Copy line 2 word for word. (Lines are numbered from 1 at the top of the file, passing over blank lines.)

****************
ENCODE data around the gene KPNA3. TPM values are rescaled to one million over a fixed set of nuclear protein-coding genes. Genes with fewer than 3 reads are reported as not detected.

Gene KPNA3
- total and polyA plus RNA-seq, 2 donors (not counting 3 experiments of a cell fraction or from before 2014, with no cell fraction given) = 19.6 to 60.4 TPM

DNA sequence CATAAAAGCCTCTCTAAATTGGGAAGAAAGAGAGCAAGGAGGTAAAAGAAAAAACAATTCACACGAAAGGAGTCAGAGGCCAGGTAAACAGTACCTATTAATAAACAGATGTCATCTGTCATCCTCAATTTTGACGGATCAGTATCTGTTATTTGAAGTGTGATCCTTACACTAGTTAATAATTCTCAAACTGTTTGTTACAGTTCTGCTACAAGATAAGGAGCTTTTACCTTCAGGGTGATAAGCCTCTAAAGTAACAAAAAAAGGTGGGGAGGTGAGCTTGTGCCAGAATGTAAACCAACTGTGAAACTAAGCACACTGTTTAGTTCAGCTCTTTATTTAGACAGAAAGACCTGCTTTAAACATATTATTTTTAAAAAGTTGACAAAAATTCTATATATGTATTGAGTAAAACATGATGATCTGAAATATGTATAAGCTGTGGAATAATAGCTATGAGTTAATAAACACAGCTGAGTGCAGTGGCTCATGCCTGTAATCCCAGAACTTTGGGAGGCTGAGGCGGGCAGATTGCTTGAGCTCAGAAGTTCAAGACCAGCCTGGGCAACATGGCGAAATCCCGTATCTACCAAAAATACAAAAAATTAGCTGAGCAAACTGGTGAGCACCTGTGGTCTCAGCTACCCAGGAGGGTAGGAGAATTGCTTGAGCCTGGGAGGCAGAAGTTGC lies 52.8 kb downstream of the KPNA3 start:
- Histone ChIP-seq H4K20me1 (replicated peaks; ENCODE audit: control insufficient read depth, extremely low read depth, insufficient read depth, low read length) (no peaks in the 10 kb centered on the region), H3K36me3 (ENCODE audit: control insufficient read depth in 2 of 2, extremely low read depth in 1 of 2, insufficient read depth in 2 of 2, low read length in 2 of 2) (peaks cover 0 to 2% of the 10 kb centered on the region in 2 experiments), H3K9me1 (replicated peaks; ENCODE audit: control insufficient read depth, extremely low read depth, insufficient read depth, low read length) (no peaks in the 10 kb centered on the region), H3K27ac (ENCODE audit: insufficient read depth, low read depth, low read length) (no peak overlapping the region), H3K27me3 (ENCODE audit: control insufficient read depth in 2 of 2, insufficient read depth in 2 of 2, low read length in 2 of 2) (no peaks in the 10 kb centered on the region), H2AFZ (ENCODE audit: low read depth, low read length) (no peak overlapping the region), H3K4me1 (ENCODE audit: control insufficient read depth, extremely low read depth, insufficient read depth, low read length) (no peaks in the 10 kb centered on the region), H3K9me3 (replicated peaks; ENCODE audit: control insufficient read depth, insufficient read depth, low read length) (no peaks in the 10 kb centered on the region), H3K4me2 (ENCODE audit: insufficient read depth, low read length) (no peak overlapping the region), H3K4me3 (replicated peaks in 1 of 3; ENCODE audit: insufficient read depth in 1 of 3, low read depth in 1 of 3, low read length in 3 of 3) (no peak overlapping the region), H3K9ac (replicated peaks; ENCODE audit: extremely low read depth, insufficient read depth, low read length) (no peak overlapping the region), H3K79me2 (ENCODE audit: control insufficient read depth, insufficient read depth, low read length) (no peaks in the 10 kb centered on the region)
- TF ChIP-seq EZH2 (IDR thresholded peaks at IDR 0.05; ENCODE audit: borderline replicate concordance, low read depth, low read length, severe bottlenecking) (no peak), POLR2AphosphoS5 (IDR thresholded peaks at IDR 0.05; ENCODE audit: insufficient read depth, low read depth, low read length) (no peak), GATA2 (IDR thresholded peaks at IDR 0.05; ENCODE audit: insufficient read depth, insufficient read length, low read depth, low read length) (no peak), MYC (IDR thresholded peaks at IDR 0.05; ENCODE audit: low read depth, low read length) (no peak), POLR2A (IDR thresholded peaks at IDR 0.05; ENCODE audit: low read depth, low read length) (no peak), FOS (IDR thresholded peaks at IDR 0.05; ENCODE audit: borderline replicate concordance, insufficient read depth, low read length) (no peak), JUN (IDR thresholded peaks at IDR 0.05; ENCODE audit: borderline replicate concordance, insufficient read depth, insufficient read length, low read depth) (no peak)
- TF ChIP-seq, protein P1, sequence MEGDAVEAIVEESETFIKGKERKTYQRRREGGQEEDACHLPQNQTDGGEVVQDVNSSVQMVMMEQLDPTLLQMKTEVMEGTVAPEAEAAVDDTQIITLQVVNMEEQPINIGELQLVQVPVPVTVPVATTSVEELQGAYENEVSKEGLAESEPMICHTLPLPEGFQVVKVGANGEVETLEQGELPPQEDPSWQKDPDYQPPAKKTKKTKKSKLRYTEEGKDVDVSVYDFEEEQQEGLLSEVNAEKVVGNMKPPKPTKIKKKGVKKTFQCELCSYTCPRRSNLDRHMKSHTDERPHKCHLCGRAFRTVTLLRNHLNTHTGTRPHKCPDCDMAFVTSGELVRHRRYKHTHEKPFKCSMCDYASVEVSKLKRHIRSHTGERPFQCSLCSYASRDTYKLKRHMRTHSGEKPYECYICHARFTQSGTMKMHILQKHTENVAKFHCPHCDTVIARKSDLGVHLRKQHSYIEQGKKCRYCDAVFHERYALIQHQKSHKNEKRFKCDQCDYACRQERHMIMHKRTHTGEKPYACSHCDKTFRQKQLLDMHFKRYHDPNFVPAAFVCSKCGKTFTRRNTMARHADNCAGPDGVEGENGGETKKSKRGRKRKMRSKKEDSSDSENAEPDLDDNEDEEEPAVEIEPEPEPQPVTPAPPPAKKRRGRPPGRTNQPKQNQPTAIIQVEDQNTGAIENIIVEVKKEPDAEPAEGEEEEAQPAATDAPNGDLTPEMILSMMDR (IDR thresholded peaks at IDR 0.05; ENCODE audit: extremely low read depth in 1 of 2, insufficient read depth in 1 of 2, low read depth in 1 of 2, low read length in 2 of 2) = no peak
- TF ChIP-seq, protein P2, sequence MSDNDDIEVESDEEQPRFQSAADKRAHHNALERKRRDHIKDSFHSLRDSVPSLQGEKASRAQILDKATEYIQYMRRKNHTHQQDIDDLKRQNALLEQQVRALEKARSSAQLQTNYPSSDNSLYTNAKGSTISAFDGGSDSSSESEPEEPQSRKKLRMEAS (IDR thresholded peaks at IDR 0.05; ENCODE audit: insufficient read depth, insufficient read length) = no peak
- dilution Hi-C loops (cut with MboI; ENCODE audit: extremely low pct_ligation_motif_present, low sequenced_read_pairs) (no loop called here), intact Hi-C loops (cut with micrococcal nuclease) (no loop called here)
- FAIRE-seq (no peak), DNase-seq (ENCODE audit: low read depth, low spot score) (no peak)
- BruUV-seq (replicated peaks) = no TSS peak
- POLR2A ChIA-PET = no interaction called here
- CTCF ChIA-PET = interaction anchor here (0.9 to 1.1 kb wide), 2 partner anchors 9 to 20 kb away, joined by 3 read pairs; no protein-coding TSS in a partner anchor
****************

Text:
Gene KPNA3